Diversity at the 2018 Winter Olympics

On February 8, the 2018 Winter Olympics kicked off in PyeongChang. What many viewers won’t see on their televisions during the Winter Olympics is diversity amongst the Olympians, regardless of the fact that it features athletes from all across the globe.

Truthfully, the Winter Olympics have never featured a diverse cast of athletes. The events that take place attract more predominately white and wealthy athletes from the Scandinavian region, as well as the cold parts of first-world countries including the United States.

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However, the top stories from this year’s Olympics showcase an emerging group of diverse athletes who are appearing in PyeongChang.

Thanks in part to a lot of recognition from social media, diversity has been largely talked about and a spotlight has been shone on some of this year’s fan favorites.

Out of the U.S. Olympic team’s 243 athletes, 10 are African American and 10 are Asian American. According to the U.S., this is the most diverse team the country has ever fielded at the Winter Olympics. But, within that list are Erin Jackson, the first African-American women to make the long-track speed skating team, and Jordan Greenway, the first African American to make the men’s national hockey team.

 Photo by Andre Ringuette/HHOF-IIHF Images

Most notably for the U.S. this year is Maame Biney. The 17-year-old is the first black woman to compete in speedskating for America. She was born in Ghana and moved to the U.S. when she was 5 and began taking figure skating lessons. It was her speed, which was way too fast, which lead her to learn how to speed skate.

“I’m actually here at the Olympic Games,” Biney said at the Opening Olympics. “Holy cow. It’s awesome.”

In addition to the U.S. team, trending on the internet after the Opening Ceremony was Pita Taufatofua, the shirtless Tongan flagbearer who is in his second Olympic games. He also appeared in the 2016 Summer Olympics in Rio de Janeiro, competing in Tae Kwon Do. He was an internet sensation then for the oiled, bare skin he showcased while carrying the Tongan national flag. He was back at it these games, where he will compete in cross-country skiing.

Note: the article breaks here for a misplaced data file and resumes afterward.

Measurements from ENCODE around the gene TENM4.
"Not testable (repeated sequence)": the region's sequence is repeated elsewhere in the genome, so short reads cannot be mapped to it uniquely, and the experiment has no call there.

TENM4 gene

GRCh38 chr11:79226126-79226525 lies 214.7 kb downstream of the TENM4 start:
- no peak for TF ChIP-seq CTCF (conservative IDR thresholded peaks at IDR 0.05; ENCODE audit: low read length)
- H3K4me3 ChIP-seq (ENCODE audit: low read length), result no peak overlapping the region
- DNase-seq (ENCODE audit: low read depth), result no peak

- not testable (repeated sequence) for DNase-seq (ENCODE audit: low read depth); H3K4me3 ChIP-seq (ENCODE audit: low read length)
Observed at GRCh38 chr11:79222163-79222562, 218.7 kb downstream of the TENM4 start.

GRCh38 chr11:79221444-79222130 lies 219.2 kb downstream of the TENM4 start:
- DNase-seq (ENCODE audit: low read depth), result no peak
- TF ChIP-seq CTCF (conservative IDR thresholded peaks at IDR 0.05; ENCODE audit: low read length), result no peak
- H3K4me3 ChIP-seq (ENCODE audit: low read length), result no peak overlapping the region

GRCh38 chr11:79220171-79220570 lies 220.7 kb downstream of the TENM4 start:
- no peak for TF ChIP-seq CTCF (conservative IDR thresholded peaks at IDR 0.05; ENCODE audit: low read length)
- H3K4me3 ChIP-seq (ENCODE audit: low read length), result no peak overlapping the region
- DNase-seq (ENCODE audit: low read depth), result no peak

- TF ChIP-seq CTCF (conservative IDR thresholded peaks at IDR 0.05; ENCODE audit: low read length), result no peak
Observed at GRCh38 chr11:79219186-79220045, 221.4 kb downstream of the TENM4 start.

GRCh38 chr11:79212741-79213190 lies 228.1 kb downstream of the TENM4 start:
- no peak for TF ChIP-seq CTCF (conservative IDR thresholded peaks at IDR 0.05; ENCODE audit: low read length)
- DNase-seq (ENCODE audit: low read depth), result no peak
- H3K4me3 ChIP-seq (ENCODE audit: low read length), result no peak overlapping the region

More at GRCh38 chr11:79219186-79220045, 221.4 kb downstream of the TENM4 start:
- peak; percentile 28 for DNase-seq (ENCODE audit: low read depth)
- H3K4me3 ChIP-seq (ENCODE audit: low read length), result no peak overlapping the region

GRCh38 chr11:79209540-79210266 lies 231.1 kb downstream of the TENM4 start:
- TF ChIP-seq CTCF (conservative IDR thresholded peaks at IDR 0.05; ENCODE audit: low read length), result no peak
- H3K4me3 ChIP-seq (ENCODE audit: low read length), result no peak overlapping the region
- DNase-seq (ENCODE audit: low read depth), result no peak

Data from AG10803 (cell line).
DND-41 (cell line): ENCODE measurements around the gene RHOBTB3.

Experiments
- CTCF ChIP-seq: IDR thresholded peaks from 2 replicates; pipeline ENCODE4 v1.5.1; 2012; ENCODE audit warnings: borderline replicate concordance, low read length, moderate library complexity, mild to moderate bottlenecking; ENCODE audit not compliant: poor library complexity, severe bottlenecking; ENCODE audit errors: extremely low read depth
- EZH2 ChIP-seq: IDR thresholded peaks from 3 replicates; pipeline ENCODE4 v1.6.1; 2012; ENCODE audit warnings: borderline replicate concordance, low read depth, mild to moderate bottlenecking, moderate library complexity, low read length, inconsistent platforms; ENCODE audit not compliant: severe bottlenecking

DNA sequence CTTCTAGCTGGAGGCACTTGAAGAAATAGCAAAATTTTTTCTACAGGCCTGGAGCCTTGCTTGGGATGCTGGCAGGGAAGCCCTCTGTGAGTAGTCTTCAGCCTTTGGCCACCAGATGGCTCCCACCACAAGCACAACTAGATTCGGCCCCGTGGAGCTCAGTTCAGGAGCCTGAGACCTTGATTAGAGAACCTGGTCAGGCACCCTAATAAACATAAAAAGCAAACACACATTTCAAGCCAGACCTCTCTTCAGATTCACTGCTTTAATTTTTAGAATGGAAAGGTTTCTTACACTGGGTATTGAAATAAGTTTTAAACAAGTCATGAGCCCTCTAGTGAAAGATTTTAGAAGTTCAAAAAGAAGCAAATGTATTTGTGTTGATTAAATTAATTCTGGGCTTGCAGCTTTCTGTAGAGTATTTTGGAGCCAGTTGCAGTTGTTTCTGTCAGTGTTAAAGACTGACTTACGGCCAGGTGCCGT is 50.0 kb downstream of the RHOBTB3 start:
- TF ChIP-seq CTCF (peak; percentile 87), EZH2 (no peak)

According to the New York Times, 13 athletes from eight African countries are competing in this year’s Winter Olympics. However, no athlete from an African nation has won a Winter Olympics medal.

The Nigerian bobsled team hopes to break that trend. They are the first African team to compete in the bobsled event during the Winter Olympic games. And they are already sort of celebrities. In December, they appeared on the Ellen Show as well as numerous advertisement campaigns including Beats by Dre.

Another bobsled team taking the world by force is the Jamaican bobsled team.

“It’s important to me that little girls and boys see someone that looks like them, talks like them, has the same culture as them, has crazy curly hair and wears it natural, has brown skin-included in different things in the world,” said Jazmine Fenlator-Victorian, who has dual citizenship with the U.S. and Jamaica. She competed for the U.S. bobsled team in 2014, but decided to represent Jamaica in PyeongChang. “When you grow up and you don’t see that, you feel that you can’t do it and that is not right.”

Both the Jamaican and Nigerian bobsled teams start their events on February 20.

While we wait, let’s look back to the 1988 Winter Olympics and the Jamaican bobsled team. The team didn’t medal, but did inspire the movie Cool Runnings, one of John Candy’s last films.


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